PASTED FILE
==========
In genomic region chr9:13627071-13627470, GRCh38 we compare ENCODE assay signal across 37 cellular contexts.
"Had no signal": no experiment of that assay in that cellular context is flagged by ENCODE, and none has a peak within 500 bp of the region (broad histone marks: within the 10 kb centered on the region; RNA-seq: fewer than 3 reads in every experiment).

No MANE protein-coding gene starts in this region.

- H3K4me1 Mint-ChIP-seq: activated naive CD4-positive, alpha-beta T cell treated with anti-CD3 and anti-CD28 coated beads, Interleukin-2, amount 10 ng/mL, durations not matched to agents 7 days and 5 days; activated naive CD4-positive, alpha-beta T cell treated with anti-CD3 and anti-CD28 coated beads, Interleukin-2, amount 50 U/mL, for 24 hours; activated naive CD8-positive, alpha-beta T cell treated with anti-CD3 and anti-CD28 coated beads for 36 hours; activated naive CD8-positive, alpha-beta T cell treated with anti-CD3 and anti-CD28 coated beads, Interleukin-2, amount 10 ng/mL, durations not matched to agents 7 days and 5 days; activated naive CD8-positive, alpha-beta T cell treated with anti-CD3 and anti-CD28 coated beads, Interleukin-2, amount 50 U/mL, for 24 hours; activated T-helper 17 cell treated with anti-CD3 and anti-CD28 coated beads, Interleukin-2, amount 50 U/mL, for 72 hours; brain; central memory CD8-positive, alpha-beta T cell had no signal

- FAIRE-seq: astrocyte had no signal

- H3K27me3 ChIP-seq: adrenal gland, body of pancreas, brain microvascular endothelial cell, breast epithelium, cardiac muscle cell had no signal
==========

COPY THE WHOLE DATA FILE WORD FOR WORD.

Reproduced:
In genomic region chr9:13627071-13627470, GRCh38 we compare ENCODE assay signal across 37 cellular contexts.
"Had no signal": no experiment of that assay in that cellular context is flagged by ENCODE, and none has a peak within 500 bp of the region (broad histone marks: within the 10 kb centered on the region; RNA-seq: fewer than 3 reads in every experiment).

No MANE protein-coding gene starts in this region.

- H3K4me1 Mint-ChIP-seq: activated naive CD4-positive, alpha-beta T cell treated with anti-CD3 and anti-CD28 coated beads, Interleukin-2, amount 10 ng/mL, durations not matched to agents 7 days and 5 days; activated naive CD4-positive, alpha-beta T cell treated with anti-CD3 and anti-CD28 coated beads, Interleukin-2, amount 50 U/mL, for 24 hours; activated naive CD8-positive, alpha-beta T cell treated with anti-CD3 and anti-CD28 coated beads for 36 hours; activated naive CD8-positive, alpha-beta T cell treated with anti-CD3 and anti-CD28 coated beads, Interleukin-2, amount 10 ng/mL, durations not matched to agents 7 days and 5 days; activated naive CD8-positive, alpha-beta T cell treated with anti-CD3 and anti-CD28 coated beads, Interleukin-2, amount 50 U/mL, for 24 hours; activated T-helper 17 cell treated with anti-CD3 and anti-CD28 coated beads, Interleukin-2, amount 50 U/mL, for 72 hours; brain; central memory CD8-positive, alpha-beta T cell had no signal

- FAIRE-seq: astrocyte had no signal

- H3K27me3 ChIP-seq: adrenal gland, body of pancreas, brain microvascular endothelial cell, breast epithelium, cardiac muscle cell had no signal